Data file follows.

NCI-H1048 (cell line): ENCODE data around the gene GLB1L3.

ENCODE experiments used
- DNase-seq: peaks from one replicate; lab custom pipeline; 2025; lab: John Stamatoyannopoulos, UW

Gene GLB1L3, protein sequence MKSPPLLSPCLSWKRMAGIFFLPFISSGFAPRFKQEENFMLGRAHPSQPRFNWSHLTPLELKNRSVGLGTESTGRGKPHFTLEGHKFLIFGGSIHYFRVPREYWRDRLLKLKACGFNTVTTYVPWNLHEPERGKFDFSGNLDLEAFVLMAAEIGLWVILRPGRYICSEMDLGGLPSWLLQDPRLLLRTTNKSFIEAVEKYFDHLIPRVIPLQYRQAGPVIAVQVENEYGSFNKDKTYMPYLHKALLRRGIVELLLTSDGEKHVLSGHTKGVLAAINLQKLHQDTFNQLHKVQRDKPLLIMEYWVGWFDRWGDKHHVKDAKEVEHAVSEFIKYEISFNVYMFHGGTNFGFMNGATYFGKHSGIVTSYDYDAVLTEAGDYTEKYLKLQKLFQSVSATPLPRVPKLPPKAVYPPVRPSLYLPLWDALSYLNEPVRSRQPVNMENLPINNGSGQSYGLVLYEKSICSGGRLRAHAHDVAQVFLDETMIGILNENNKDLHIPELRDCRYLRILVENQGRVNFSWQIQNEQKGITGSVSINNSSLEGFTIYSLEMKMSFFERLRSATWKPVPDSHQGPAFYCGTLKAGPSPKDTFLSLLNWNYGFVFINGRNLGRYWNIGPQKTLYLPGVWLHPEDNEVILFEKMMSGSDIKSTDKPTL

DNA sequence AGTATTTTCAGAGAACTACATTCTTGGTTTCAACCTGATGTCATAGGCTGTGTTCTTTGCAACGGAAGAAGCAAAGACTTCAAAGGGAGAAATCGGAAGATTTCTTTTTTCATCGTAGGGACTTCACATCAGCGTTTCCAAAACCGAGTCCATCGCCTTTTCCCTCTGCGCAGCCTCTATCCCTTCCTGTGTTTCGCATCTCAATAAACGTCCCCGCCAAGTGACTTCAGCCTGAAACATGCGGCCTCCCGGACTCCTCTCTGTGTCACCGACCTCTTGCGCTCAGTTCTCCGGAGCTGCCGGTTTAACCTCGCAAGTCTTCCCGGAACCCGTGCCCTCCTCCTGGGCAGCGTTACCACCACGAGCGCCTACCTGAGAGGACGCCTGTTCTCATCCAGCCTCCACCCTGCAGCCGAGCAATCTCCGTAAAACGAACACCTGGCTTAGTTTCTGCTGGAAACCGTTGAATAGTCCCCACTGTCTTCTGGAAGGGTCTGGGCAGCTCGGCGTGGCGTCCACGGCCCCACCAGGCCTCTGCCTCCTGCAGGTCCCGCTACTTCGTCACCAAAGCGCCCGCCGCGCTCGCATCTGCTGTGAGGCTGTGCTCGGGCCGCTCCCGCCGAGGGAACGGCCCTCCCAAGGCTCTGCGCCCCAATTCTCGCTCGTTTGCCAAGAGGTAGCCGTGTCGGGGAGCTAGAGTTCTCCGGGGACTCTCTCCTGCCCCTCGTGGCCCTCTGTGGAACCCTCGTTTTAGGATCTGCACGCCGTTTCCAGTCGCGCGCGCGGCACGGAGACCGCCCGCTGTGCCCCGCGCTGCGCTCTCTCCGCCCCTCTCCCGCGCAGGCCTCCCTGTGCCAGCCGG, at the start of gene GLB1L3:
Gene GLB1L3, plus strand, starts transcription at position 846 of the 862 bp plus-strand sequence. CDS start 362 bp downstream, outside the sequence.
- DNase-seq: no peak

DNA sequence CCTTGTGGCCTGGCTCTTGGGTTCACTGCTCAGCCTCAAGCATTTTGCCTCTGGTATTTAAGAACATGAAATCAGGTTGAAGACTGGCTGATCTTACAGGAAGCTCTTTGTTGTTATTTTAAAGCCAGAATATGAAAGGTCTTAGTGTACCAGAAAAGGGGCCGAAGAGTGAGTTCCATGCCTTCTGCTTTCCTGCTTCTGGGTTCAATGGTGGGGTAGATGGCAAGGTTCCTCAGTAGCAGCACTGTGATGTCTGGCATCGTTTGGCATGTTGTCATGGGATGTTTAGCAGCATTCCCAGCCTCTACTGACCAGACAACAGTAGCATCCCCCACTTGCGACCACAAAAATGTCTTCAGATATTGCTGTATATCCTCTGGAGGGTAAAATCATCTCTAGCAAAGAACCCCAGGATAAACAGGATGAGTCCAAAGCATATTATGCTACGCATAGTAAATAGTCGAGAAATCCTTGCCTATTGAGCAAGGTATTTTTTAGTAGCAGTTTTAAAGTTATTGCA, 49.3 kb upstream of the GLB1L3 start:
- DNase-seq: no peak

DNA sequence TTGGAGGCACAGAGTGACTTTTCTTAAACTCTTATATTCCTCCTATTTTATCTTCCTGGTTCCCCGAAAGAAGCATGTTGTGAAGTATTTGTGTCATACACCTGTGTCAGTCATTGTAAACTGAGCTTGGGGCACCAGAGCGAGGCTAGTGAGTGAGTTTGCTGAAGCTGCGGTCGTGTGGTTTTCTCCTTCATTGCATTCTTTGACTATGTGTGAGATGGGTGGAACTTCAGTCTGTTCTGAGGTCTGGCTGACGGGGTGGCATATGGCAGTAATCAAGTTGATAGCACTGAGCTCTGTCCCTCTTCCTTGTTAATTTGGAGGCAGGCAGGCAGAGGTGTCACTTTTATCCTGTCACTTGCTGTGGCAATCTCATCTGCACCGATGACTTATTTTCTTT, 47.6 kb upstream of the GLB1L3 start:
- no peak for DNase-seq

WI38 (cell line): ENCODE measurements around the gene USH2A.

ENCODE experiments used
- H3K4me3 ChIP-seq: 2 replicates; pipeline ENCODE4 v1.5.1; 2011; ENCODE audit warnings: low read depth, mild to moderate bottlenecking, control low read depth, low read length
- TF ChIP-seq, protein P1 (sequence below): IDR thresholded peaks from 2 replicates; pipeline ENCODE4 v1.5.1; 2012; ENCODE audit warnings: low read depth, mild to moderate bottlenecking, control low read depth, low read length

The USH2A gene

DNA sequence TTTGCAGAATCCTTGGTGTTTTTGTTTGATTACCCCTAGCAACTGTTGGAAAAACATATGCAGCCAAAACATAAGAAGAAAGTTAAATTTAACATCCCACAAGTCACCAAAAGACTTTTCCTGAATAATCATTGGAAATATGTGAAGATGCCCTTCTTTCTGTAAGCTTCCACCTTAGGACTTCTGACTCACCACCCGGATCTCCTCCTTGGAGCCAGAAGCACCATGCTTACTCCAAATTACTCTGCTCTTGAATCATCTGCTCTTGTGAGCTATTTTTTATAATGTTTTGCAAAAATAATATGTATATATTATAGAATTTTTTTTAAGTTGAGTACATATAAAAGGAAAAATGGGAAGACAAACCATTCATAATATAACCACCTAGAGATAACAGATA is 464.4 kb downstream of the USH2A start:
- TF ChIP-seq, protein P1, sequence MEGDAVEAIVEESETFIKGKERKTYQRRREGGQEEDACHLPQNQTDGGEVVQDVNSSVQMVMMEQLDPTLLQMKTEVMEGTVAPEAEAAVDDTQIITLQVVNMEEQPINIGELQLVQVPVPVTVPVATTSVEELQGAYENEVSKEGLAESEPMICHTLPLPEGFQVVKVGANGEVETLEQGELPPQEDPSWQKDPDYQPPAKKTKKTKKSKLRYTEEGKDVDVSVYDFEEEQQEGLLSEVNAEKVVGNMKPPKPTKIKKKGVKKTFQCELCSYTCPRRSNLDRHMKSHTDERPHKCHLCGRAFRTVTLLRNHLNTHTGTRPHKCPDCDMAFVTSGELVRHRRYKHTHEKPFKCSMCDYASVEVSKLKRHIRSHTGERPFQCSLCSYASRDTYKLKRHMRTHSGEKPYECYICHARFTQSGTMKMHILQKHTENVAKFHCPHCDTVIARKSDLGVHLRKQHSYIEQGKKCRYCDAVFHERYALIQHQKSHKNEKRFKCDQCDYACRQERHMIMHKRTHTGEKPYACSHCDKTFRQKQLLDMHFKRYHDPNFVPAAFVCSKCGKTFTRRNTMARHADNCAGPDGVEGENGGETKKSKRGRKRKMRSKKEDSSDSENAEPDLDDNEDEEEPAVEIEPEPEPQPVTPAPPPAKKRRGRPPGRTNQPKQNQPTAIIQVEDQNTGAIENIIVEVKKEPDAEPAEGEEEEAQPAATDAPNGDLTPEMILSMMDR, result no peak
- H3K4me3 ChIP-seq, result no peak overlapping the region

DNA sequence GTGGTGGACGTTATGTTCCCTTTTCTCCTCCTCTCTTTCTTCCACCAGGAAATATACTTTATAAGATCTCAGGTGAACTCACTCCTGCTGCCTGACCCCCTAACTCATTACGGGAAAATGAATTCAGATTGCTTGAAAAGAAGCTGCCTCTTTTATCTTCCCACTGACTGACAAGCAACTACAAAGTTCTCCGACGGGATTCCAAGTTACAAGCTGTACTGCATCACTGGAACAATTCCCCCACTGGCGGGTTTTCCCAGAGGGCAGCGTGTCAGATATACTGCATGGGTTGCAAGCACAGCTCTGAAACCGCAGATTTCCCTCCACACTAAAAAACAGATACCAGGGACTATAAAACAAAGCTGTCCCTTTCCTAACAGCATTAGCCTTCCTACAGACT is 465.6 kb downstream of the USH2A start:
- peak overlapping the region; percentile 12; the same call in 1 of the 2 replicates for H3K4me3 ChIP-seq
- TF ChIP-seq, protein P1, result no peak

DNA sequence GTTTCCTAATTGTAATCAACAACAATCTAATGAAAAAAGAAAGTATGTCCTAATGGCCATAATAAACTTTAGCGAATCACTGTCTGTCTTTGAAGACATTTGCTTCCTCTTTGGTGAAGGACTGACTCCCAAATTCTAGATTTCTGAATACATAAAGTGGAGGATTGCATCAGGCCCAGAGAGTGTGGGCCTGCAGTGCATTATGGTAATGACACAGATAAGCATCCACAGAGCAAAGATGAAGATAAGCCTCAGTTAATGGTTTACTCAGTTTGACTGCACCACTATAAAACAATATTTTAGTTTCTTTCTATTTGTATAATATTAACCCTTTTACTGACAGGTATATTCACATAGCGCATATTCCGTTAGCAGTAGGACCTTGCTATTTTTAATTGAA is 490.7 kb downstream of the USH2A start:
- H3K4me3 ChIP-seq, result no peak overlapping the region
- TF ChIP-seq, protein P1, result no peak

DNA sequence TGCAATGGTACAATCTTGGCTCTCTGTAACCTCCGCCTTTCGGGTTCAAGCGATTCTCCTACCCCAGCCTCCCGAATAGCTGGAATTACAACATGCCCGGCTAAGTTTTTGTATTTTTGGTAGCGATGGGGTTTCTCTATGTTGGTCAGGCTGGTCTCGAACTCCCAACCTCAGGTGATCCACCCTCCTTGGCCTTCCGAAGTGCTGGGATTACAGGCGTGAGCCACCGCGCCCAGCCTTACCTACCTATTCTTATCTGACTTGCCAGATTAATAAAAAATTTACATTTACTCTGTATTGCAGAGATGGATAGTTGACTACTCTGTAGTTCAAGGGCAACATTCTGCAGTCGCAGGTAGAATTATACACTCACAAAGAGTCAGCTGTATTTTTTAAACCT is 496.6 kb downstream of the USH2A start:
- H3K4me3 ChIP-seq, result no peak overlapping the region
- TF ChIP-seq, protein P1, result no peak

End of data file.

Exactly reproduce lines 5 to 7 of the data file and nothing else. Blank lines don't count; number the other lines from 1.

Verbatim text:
DNA sequence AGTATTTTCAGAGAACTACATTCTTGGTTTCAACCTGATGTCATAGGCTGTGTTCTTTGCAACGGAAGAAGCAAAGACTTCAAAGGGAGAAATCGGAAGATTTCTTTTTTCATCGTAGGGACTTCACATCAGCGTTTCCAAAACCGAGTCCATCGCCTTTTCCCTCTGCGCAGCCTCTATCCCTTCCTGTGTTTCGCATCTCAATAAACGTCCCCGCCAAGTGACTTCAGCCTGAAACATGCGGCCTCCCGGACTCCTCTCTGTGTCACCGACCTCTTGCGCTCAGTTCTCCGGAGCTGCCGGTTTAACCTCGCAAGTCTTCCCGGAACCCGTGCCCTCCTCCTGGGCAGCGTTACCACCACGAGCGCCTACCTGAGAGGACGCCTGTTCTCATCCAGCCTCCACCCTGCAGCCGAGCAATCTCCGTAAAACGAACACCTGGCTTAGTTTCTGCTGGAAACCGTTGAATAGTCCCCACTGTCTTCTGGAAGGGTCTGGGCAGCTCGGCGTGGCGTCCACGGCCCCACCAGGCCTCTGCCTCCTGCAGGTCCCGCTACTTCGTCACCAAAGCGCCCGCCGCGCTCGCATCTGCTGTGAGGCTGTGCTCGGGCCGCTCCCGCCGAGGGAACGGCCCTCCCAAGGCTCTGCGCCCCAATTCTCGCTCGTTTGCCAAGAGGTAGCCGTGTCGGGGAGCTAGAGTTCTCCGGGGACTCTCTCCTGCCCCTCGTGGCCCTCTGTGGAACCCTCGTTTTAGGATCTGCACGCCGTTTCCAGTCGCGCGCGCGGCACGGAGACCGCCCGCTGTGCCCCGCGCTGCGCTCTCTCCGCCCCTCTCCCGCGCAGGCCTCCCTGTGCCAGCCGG, at the start of gene GLB1L3:
Gene GLB1L3, plus strand, starts transcription at position 846 of the 862 bp plus-strand sequence. CDS start 362 bp downstream, outside the sequence.
- DNase-seq: no peak